Thursday, October 15, 2015
It's time once again, boys and girls...time for Bloom Day, hard as it is to believe. I stopped the other day and realized that the year is reaching its end fairly soon...just a few more months to go. My recent trip abroad really threw me for a loop and I still find myself feeling unsettled...drifting a bit, not sure what I want to do. Our brutal summer still refuses to relinquish its grip on us, and we are expecting it to reach almost 80 degrees again today and tomorrow...I'm so sick of it. Plus, it's just so dry...even the little bit of rain we got last weekend seems to be a distant memory, and my forays into moving plants around has revealed the soil is still bone dry once you get past the surface.
Oh well...enough of that...let's get on with the show...which is a short show, of course, being October. Luckily, you can always count on the Japanese Anemones to bloom, regardless of the weather...they are always a welcome sight...plus, they tend to spread around a bit, which is a nice benefit, if you ask me.
Verbena bonariensis just never stops blooming, does it...even when I cut it back, it seems to immediately send up new shoots that are blooming within a few weeks.
The Persicarias did surprisingly well (for the most part) this summer, even though it was much drier than they typically like it. True, some of them (like 'Inverleith' shown above) looked like garbage during the worst of the heat/drought, but they spring back into action once temps cool a bit.
Persicaria 'Golden Arrow' blooms non-stop from about June until frost...gotta love it. Of course, this year it has completely collapsed several times from heat...and then torrential rains a few weeks ago. Oh well, gardening is always a crap shoot, right?
Of course, then you have the plants that just never complain and always keep blooming, like sweet little Scabiosa ochroleuca...now if I could just get it to re-seed at all!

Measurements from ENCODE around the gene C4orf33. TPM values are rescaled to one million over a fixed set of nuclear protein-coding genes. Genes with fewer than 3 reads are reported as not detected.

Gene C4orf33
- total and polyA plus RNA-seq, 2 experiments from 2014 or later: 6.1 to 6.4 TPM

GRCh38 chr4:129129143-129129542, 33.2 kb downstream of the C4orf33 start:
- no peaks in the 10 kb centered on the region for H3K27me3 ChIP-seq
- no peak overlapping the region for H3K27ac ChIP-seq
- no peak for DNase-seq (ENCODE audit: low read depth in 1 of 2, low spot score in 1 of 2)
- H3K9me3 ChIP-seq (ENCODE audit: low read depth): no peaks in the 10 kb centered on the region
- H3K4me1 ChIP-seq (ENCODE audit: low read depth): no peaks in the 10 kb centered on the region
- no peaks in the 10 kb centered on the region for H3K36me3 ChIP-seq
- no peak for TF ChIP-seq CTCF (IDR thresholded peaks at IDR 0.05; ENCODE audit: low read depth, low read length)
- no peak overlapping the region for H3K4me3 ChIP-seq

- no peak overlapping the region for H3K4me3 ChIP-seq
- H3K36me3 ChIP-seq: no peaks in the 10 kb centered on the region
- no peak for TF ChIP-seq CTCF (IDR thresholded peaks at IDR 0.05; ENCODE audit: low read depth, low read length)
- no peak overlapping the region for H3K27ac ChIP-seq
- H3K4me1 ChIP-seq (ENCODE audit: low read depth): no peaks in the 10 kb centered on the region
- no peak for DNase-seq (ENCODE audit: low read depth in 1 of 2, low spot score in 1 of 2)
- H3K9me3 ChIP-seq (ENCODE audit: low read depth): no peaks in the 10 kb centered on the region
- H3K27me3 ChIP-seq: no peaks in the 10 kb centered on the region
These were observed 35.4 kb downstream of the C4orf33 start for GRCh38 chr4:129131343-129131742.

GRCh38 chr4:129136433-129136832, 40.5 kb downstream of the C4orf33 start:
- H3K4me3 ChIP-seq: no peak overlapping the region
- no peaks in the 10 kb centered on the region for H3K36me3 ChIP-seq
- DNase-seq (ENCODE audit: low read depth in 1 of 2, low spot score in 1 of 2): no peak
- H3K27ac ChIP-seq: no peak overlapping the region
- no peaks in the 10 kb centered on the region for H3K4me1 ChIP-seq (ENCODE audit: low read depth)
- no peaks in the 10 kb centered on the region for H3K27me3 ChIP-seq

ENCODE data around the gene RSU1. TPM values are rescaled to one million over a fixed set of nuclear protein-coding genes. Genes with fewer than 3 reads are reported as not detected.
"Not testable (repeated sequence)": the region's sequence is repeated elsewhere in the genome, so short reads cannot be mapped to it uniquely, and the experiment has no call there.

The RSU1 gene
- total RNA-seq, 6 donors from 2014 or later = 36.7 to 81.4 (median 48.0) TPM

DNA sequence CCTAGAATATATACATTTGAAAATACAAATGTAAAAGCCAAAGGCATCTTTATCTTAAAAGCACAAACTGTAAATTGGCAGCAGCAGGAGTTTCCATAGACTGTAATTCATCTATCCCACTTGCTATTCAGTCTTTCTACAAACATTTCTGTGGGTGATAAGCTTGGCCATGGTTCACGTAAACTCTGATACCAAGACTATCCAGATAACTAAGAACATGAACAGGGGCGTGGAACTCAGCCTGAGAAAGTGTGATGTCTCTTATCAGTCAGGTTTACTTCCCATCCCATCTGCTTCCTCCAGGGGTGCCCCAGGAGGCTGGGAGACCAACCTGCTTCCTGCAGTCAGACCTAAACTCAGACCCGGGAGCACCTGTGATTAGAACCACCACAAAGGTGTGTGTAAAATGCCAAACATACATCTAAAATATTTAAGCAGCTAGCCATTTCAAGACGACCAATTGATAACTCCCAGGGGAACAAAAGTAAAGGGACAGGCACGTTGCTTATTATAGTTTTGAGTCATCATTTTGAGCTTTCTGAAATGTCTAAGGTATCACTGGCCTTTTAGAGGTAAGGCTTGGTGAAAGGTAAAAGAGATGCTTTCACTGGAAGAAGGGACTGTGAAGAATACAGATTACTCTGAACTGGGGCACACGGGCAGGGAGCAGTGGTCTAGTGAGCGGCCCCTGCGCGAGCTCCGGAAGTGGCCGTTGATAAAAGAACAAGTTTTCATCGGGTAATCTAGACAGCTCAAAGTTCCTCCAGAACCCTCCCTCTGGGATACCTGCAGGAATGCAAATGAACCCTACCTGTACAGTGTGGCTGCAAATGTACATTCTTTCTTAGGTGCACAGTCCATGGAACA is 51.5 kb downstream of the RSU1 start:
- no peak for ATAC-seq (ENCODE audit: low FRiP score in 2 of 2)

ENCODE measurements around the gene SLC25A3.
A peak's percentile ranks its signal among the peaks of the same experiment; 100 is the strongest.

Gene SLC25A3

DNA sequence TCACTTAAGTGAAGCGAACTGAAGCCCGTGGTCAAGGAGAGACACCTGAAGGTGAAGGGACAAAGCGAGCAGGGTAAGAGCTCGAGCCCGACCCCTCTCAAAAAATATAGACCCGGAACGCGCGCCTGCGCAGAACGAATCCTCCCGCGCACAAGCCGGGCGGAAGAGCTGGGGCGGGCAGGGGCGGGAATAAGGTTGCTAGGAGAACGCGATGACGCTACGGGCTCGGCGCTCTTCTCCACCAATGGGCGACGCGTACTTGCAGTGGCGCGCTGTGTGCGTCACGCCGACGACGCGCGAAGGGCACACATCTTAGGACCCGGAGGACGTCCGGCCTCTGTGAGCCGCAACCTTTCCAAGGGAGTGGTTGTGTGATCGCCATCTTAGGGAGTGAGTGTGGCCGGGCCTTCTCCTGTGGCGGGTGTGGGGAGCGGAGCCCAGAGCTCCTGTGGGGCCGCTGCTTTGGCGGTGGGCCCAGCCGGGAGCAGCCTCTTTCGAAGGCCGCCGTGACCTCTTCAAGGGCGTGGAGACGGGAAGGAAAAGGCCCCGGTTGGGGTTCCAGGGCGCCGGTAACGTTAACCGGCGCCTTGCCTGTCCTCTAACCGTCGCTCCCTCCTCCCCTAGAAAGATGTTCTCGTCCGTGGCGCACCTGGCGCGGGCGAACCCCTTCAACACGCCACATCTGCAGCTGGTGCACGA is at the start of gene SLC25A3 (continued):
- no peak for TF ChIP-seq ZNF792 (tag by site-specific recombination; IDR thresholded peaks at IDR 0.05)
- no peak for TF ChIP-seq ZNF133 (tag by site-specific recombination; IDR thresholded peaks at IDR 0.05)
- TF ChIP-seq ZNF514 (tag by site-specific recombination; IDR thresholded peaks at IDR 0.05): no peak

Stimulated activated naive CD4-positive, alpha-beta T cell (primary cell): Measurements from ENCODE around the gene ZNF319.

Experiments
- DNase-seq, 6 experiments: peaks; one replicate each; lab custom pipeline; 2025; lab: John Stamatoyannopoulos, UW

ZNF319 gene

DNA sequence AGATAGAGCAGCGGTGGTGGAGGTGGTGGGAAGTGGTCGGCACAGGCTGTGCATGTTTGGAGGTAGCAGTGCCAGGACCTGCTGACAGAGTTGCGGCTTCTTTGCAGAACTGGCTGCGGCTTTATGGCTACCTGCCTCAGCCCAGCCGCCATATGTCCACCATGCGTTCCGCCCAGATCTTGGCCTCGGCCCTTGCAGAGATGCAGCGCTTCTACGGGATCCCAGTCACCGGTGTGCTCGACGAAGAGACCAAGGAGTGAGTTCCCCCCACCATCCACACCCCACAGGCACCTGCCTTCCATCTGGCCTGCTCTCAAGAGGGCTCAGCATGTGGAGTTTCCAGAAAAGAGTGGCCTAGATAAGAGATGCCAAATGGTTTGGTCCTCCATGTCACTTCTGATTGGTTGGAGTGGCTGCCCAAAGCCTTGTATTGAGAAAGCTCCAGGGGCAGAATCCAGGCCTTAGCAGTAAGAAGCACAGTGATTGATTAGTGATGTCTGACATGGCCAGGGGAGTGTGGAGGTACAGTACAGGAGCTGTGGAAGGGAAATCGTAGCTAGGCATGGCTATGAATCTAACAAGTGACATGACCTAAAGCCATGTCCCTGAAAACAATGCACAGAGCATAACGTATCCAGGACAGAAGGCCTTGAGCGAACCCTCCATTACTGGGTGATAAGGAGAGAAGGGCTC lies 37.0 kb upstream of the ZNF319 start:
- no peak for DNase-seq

Geranium 'Rozanne' is beyond being a stalwart of my garden...she is a superstar. She blooms and blooms forever...she threads her way through the garden, knitting it together, and she asks for so little in return.
I'm not sure if this Eupatorium is now Eutrochium or not...but let's just pretend for a bit that it's still Eupatorium. Even though they blooms tend to weigh down the plants and cause them to collapse during the rain, they are a nice touch in the garden right now, and I rather like how they languidly drape over and through other plants.
Being a biennial, you just never know when or where the Rudbeckia triloba blooms will be from year to year. Some years, I seem to have dozens of plants all blooming their heads off. This year, I have one tiny plant. Luckily, I've spotted quite a few seedlings around the garden...so next year should be a banner year for them again.
Aster 'Prince' has long been a favorite of mine...and this year that is true once again. I just love its compact habit, dark foliage and the wonderful cloud-like effect of its thousands of tiny blooms at this time of year, seen above with the ruddy stems of Andropogon 'Indian Warrior'.
That's about it for actual blooms at the moment, so let's take a look at the big picture...here we have the front border, looking North this morning.
Here, a corner shot from yesterday.
The North border looking east at sunrise.
And the same border looking west a few days ago, when it was blessedly overcast.
You didn't think I'd let you go without saying hello to the cats, did you?
I hope you are enjoying fall wherever you are...it's my favorite time of year...if only the weather would make up its mind, and summer would relinquish its death-grip on us, I'd be much happier, thank you very much! For more gardens in bloom around the world, check out May Dreams Garden...and happy Bloom Day!.
Friday, October 9, 2015
It's no secret to readers of my blog...or my friends on FaceBook, that I'm smitten with the work of Piet Oudolf and others designers of the "New Perennial"(a.k.a. Dutch Wave) movement. Over the past dozen or so years, I've gravitated more and more towards the style, finding it not just beautiful, but emotionally resonant.
While I've long admired these designers and gardens from afar...I had resigned myself to the reality that I'd likely never see them in person. However, recently, an opportunity presented itself to visit them...and I jumped on it!
Carolyn Mullet paired with Carex Tours on a Piet Oudolf-centric tour of The Netherlands and Germany. The tour was spearheaded by Mullet, who was inspired by her own desire to visit these amazing gardens and share them with others.